Terahertz waves reveal hidden processes in ultrafast artificial photosynthesis

September 12, 2019

A team of researchers from Osaka University, in cooperation with Tokyo Institute of Technology, directly observed charge transfer and intermolecular interactions in artificial photosynthesis that occurs on a picosecond (ps) scale (10-12). With time-resolved attenuated total reflection (TR-ATR) spectroscopy in the terahertz (THz) region, they revealed the process of artificial photosynthesis material [Re(CO)2(bpy) {P(OEt)3}2](PF6) in Triethanolamine (TEOA) solvent as a reductant. Their research results were published in Scientific Reports.

Artificial photosynthesis, or a photocatalytic reaction to produce chemical energy from carbon oxide (CO2) and light, is, as with a solar battery, a promising next-generation clean energy. In particular, the photocatalytic reaction using rhenium (Re) complexes is highly efficient. In order to create efficient photocatalytic molecules, it is necessary to examine how the photocatalytic reaction occurs on a picosecond timescale. However, it was impossible to directly observe various phenomena in the photocatalytic reaction.

The researchers tried to obtain information about changes in relative positions of molecules and charge transfer by using time-resolved attenuated total reflection (TR-ATR) spectroscopy. Photocatalytic molecules which absorb light facilitate CO2 reduction to CO, bringing it to a higher energy level. They examined how charge transfer from the reductant TEOA to Re occurred in a photocatalytic reaction.

Because the use of THz waves, whose frequency is lower than those of visible light and infrared light, reveals changes in intermolecular vibrations (that is, binding energies between two neighboring molecules) in the THz (low-frequency) region, this allows one to observe how TEOA molecules around the Re complex move and how electron transfer occurs.

However, since most solvents used in photocatalytic studies have a high absorption intensity in the THz region, it is difficult to observe Re in TEOA solvent. Thus, the team combined attenuated total reflection spectroscopy and THz time-domain spectroscopy to carry out TR-ATR in the THz region. (Figure 1)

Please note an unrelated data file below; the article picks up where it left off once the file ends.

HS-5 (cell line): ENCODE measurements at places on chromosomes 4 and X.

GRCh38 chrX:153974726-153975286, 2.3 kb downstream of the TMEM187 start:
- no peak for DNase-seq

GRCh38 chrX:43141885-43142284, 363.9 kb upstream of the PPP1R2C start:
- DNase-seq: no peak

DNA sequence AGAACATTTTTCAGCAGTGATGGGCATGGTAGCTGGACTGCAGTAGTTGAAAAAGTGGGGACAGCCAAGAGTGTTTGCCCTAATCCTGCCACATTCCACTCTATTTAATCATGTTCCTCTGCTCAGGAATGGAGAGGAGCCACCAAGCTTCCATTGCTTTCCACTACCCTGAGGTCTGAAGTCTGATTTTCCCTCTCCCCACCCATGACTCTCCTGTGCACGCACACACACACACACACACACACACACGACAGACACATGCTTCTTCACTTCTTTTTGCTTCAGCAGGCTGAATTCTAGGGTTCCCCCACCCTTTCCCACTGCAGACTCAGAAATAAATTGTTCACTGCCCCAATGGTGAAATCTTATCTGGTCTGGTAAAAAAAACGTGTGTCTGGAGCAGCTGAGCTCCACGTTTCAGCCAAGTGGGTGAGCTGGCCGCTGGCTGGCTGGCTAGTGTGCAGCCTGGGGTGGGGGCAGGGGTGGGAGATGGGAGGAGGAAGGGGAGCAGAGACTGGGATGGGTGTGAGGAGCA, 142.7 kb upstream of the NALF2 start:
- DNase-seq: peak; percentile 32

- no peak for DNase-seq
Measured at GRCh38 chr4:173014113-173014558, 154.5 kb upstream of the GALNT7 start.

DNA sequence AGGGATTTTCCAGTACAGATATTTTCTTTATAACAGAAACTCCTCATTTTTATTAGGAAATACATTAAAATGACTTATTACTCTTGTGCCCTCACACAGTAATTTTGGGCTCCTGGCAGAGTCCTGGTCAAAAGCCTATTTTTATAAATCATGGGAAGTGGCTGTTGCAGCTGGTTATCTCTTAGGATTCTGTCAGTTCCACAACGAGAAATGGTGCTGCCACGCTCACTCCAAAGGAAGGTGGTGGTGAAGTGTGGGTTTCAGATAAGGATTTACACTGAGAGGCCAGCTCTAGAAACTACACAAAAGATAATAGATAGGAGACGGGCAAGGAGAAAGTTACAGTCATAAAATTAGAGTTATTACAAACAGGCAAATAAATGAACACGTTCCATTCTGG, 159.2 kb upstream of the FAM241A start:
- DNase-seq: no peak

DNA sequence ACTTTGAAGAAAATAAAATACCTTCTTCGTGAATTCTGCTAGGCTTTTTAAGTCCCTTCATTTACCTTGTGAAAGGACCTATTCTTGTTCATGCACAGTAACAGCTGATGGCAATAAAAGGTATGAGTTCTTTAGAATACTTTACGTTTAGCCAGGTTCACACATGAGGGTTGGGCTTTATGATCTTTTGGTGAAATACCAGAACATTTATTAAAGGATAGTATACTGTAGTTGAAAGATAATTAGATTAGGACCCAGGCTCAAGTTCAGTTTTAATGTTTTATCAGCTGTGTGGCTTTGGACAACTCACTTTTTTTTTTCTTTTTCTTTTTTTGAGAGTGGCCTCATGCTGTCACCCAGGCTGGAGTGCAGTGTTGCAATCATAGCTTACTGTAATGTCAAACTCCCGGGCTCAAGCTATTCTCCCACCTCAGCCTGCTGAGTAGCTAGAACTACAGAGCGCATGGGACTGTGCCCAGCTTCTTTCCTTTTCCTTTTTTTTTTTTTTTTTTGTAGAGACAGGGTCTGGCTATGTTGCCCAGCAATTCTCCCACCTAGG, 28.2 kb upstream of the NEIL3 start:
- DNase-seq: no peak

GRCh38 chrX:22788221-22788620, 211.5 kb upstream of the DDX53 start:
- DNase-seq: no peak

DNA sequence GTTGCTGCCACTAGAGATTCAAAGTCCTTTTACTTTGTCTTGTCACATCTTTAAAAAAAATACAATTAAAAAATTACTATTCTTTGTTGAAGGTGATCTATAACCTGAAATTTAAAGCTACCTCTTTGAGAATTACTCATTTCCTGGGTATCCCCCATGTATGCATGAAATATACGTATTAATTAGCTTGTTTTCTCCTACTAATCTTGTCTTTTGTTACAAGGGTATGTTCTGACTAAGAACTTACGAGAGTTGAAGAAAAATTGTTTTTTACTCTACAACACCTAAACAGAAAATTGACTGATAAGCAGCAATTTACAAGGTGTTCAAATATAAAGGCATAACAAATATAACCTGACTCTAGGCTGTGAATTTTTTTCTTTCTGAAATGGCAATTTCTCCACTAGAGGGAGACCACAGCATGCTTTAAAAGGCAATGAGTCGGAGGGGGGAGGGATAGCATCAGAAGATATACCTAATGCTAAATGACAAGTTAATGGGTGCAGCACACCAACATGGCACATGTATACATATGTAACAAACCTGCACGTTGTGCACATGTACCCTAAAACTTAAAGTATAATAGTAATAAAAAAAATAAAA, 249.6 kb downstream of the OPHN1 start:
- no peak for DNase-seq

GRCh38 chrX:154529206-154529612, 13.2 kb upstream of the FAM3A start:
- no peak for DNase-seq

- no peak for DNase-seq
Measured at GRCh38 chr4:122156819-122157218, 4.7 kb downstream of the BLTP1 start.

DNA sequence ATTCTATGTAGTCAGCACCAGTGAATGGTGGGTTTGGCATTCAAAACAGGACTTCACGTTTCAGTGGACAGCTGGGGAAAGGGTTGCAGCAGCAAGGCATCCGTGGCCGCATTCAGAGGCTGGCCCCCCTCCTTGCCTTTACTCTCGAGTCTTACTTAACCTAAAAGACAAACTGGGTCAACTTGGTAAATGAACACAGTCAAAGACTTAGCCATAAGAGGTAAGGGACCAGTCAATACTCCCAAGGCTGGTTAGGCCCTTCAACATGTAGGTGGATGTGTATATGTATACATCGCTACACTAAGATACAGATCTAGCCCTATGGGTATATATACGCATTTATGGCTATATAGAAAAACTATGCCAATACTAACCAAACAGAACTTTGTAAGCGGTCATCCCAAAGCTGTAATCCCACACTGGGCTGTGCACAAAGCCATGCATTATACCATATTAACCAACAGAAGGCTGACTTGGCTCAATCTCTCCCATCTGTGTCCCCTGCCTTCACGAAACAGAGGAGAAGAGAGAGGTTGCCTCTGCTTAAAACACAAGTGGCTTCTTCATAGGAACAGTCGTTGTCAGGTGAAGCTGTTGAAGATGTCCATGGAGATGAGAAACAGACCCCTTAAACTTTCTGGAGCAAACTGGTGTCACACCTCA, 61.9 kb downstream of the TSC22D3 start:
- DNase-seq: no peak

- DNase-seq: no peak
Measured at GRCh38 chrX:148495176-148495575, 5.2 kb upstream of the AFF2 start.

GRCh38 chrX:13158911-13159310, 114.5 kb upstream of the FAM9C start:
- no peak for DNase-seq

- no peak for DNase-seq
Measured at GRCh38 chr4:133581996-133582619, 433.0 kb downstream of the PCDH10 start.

In addition, in order to conduct the ultrafast time-resolved measurements, they combined pump probe spectroscopy with TR-ATR, observing how TEOA molecules moved and how electron transfer occurred on a picosecond-scale timescale during a photocatalytic reaction, a world first. In pump probe spectroscopy, a pump pulse with the wavelength of 400 nm excited a sample and then a probe pulse (THz pulse) was used for probing the sample after an adjustable delay time. As a result, they were able to reveal the intermolecular vibrational mode with a three-step relaxation process on a picosecond timescale after photo-excitation:Professor Kimura from Osaka University says, "The use of THz light allows us to observe the role of the reductant in photocatalytic reaction. TR-ATR spectroscopy in the THz region will help to develop highly efficient photocatalytic reactions. The observation of the relative motion between two molecules and charge dynamics by spectroscopy will assist research on various reaction processes in the fields of biology and chemistry."
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The article, "Relaxation dynamics of [Re(CO)2(bpy){P(OEt)3}2](PF6) in TEOA solvent measured by time-resolved attenuated total reflection terahertz spectroscopy," was published in Scientific Reports at DOI: https://doi.org/10.1038/s41598-019-48191-4.

About Osaka University

Osaka University was founded in 1931 as one of the seven imperial universities of Japan and now has expanded to one of Japan's leading comprehensive universities. The University has now embarked on open research revolution from a position as Japan's most innovative university and among the most innovative institutions in the world according to Reuters 2015 Top 100 Innovative Universities and the Nature Index Innovation 2017. The university's ability to innovate from the stage of fundamental research through the creation of useful technology with economic impact stems from its broad disciplinary spectrum.

Website: https://resou.osaka-u.ac.jp/en/top

Osaka University

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